To reduce the number of crashes along a treacherous part of North Tarrant Parkway, Keller officials are proposing to lower the speed limit and add traction to the road’s surface.
Councilman Ed Speakmon, City Manager Mark Hafner, Police Chief Michael Wilson and Public Works Director Alonzo Liñan recently met with about 20 residents from the Lakes of Highland Oaks and Highland Oaks neighborhood to discuss both near-term and long-term solutions.
At issue is the 800 to 1100 blocks of North Tarrant Parkway where city officials have recorded 12 significant accidents in seven years. From January through September of this year, three accidents resulted in a brick wall being knocked down. Those accidents occurred when the pavement was wet. Another rainy day crash happened on Nov. 8 when a car spun out of control and into a barrier city workers had placed in that location to prevent vehicles from hitting the wall or an adjacent tree.
Maureen Patrick, who lives on the corner of Lakeview Drive and North Tarrant where most of the accidents occurred, said that city officials promised several actions to make the area safer.
“I’m confident they’ll follow through,” Patrick said. “It’s just a matter of timing.”
Officials plan to bring a proposal to Keller City Council at the Dec. 5 meeting to lower the speed limit from 40 to 35 mph. They also have engaged a contractor to “scarify” the road, which involves carving grooves in the surface of the pavement to improve traction, Liñan said. The cost of the roadwork is just over $23,000.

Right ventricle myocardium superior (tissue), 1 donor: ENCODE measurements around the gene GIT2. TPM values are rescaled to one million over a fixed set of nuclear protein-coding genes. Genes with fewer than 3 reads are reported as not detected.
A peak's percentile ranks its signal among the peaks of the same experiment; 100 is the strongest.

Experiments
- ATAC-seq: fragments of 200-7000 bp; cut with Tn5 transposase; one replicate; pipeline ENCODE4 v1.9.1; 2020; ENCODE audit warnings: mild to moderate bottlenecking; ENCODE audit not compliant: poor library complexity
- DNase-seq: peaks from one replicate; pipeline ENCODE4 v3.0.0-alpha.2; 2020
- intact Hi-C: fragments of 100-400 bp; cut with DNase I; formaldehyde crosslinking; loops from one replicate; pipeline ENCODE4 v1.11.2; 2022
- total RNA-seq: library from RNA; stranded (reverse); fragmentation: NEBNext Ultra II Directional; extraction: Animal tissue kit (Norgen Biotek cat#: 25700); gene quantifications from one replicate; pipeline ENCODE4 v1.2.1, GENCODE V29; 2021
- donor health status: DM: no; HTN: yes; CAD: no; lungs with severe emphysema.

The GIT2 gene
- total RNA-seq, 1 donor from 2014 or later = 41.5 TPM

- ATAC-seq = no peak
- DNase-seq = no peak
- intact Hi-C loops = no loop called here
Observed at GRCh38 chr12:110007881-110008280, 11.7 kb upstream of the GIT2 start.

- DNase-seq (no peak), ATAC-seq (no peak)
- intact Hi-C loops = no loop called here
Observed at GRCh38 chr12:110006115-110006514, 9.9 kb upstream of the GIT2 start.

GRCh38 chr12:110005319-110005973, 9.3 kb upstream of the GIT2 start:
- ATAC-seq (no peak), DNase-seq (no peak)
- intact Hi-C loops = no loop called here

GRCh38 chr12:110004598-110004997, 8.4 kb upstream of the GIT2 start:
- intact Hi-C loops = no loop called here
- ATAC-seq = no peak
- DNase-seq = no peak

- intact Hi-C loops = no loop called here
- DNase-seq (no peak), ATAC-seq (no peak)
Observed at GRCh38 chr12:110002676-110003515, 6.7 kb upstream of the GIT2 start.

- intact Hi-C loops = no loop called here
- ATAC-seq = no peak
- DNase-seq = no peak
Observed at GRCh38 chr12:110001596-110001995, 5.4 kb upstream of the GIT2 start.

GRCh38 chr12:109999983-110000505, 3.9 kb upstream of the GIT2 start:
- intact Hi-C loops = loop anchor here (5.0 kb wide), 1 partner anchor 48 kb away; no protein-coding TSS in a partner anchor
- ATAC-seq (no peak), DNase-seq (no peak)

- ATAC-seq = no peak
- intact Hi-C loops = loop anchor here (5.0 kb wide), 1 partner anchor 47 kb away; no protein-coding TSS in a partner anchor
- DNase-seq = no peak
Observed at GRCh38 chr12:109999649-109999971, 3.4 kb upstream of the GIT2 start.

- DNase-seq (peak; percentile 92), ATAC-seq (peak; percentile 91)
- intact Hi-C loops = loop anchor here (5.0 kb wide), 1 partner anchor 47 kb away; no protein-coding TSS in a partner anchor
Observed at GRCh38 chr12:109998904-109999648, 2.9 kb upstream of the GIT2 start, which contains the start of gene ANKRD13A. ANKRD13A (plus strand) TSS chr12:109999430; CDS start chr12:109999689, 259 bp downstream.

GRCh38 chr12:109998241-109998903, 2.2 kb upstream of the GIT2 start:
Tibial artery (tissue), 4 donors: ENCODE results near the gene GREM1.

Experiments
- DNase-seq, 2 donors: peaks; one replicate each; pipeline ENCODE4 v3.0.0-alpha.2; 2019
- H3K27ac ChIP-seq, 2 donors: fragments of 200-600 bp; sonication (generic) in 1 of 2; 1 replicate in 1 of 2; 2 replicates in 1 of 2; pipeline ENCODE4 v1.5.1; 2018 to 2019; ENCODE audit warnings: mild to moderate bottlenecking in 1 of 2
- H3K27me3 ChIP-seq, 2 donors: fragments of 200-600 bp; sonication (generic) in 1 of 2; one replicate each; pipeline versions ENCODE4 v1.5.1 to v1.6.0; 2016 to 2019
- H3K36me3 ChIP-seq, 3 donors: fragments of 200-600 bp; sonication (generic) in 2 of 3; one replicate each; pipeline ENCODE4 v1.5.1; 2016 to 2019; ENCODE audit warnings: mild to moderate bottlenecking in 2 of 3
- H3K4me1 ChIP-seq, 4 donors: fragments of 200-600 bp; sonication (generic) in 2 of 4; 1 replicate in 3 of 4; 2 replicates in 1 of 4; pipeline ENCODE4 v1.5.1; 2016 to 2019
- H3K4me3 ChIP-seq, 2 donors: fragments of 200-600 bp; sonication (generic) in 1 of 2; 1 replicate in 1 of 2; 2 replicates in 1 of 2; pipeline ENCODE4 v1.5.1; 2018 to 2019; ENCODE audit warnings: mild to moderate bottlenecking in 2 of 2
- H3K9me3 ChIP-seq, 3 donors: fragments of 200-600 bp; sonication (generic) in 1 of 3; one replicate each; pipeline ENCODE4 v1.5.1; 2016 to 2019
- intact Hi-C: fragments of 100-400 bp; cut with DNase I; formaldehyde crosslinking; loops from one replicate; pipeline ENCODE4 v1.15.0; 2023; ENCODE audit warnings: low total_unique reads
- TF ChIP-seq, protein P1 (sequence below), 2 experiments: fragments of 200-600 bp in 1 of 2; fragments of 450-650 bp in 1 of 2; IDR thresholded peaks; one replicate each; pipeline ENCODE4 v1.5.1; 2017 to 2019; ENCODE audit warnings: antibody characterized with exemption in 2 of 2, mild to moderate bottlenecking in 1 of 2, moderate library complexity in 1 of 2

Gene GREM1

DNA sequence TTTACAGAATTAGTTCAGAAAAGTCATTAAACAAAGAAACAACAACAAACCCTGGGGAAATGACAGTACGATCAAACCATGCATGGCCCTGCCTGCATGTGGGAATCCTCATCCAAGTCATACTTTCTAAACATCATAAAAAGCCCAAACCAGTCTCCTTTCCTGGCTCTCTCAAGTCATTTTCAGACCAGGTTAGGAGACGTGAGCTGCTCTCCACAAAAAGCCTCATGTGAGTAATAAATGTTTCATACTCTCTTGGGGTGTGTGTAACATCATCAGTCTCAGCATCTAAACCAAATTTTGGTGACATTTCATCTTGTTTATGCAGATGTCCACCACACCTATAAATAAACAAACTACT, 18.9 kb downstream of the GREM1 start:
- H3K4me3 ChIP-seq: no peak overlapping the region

City crews also have placed digital signs to notify drivers of their speed and will install additional signage to warn of a “slippery when wet” area, Liñan said.
Other plans include more of a police presence to enforce the speed limit and working with North Richland Hills officials to try to better warn drivers of the slower speed and narrower roadway as it crosses the city limits into Keller.
He said city officials plan to leave the orange and white barriers in place until they determine the additional measures have improved the road’s safety.
Since 2012, Patrick and her husband Marcus Jones have had to get the brick wall on the edge of their property replaced five times. Each time, they must get quotes from contractors and work with the drivers’ insurance companies to get repairs made. By now they know the drill. The process takes about eight weeks and costs anywhere from $5,000 to $13,000.
Repairs from the Sept. 29 accident cost more than $10,000 for replacing the brick wall and repairing a portion of the adjacent wooden fence.
Until the additional safety measures are in place Patrick will be careful.
“When it’s raining now, I can’t go in my back yard or that side of my front yard,” she said. “Hopefully, that will change soon.”